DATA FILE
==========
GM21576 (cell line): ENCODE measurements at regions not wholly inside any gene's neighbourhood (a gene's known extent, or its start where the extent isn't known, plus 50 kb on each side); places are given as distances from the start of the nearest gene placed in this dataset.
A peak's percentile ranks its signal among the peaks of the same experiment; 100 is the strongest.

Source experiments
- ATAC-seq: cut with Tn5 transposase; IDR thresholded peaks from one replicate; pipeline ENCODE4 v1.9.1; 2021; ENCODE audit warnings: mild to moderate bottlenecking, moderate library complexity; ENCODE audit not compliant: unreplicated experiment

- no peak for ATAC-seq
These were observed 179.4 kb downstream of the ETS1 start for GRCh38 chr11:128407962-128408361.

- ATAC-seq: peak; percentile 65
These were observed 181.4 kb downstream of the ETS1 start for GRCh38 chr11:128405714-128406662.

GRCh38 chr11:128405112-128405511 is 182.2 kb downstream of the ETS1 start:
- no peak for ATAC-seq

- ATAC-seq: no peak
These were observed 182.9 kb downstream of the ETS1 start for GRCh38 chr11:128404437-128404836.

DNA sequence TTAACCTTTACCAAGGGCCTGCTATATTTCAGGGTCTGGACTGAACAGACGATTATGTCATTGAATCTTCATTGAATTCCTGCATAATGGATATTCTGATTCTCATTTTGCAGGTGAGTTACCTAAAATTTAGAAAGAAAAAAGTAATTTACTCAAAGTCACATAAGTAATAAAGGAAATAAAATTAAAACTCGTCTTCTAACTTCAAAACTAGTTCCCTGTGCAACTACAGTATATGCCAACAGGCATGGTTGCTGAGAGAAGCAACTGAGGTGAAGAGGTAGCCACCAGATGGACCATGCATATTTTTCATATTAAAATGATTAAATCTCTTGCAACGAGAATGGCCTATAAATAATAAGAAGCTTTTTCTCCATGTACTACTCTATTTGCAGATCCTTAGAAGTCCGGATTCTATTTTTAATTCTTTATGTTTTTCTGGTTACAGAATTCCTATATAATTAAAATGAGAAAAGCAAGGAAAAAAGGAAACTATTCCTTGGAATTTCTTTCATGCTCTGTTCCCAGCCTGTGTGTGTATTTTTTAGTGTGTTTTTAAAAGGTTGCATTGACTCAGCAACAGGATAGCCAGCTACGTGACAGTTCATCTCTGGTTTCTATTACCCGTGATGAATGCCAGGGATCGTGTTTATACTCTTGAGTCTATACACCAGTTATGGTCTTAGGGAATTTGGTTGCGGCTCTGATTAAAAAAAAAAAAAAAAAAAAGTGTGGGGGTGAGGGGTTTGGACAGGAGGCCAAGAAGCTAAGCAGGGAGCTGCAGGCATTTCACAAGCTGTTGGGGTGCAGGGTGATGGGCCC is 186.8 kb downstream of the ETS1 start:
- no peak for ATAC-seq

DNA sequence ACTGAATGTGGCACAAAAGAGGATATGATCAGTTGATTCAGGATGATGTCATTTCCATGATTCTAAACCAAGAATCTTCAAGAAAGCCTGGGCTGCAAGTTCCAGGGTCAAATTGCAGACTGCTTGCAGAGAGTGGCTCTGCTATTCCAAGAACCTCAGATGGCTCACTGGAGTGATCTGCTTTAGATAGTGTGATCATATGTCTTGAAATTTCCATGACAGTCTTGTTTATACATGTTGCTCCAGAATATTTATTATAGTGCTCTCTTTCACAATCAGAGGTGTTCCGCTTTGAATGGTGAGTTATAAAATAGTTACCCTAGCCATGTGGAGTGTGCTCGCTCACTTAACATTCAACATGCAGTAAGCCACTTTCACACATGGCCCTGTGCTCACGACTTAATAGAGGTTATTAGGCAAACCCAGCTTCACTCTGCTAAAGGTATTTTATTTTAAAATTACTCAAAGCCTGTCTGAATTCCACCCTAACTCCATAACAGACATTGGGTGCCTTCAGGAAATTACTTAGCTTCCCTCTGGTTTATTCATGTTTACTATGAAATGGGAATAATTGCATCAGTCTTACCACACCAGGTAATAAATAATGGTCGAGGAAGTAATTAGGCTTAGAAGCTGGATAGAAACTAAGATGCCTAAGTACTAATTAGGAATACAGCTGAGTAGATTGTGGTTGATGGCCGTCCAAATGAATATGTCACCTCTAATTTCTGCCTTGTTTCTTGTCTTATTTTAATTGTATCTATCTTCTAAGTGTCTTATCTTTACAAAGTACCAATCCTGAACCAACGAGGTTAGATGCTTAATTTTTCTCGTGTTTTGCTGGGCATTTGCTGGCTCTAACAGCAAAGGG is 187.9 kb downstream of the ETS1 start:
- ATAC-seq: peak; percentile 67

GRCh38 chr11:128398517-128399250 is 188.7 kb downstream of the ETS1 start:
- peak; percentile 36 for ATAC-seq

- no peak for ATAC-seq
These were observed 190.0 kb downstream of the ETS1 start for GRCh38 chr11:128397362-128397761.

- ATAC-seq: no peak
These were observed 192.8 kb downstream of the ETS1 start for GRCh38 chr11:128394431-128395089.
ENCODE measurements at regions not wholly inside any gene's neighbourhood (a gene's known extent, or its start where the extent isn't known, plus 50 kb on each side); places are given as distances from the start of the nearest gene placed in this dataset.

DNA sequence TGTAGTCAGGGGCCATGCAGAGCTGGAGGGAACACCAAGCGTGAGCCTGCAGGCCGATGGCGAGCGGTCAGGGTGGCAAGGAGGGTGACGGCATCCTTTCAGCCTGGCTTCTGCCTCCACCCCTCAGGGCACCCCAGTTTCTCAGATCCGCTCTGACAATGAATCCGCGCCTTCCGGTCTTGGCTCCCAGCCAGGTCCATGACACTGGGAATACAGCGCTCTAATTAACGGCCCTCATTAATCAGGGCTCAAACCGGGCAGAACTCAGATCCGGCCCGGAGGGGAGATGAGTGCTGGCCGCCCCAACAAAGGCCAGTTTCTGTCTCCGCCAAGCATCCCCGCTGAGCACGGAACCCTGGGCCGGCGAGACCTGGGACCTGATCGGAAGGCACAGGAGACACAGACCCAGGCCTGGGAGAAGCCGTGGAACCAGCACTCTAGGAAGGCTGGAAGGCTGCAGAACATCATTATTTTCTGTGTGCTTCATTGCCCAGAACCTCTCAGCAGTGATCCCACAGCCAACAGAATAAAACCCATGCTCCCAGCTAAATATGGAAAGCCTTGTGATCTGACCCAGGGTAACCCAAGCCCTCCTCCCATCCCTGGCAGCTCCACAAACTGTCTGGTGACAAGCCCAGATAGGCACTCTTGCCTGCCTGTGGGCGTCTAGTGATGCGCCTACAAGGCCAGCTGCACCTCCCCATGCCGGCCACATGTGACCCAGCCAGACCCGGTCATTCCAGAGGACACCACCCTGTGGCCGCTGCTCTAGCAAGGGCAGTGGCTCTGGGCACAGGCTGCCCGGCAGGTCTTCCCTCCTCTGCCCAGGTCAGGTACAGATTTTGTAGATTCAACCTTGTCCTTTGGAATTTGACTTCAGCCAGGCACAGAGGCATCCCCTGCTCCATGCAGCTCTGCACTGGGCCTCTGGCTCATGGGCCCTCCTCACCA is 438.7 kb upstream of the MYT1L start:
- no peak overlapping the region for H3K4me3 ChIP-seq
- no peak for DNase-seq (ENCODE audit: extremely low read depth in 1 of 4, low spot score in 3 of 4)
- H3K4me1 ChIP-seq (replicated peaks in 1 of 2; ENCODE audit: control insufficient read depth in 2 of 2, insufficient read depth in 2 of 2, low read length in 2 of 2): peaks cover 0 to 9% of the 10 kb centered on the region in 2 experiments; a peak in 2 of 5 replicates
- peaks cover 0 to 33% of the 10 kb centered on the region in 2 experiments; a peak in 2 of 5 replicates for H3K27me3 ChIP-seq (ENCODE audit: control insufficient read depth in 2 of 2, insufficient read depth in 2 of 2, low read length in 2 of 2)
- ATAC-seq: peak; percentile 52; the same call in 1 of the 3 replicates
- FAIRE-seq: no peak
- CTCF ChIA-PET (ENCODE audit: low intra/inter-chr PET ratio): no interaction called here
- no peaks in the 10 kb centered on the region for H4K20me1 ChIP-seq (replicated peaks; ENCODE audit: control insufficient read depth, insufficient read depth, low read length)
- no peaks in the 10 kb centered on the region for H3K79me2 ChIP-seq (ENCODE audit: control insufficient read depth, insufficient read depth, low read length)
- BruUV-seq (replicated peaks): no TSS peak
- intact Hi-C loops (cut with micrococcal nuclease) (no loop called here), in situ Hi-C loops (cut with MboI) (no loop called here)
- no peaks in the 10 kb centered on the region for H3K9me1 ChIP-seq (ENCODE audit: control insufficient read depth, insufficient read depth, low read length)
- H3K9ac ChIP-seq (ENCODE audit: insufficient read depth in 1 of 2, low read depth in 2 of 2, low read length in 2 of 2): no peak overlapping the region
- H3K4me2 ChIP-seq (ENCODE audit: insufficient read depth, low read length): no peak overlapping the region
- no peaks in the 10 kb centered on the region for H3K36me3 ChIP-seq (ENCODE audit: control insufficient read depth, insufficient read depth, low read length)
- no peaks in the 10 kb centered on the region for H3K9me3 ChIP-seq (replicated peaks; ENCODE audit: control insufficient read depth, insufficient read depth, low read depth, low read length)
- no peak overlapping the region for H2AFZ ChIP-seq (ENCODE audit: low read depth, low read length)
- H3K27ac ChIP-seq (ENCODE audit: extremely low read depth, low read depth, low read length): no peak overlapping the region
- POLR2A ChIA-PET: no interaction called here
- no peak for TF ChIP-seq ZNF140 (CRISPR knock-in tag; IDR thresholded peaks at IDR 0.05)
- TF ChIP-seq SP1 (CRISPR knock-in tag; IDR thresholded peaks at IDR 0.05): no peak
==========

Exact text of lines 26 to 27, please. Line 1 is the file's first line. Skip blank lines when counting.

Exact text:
- no peak for DNase-seq (ENCODE audit: extremely low read depth in 1 of 4, low spot score in 3 of 4)
- H3K4me1 ChIP-seq (replicated peaks in 1 of 2; ENCODE audit: control insufficient read depth in 2 of 2, insufficient read depth in 2 of 2, low read length in 2 of 2): peaks cover 0 to 9% of the 10 kb centered on the region in 2 experiments; a peak in 2 of 5 replicates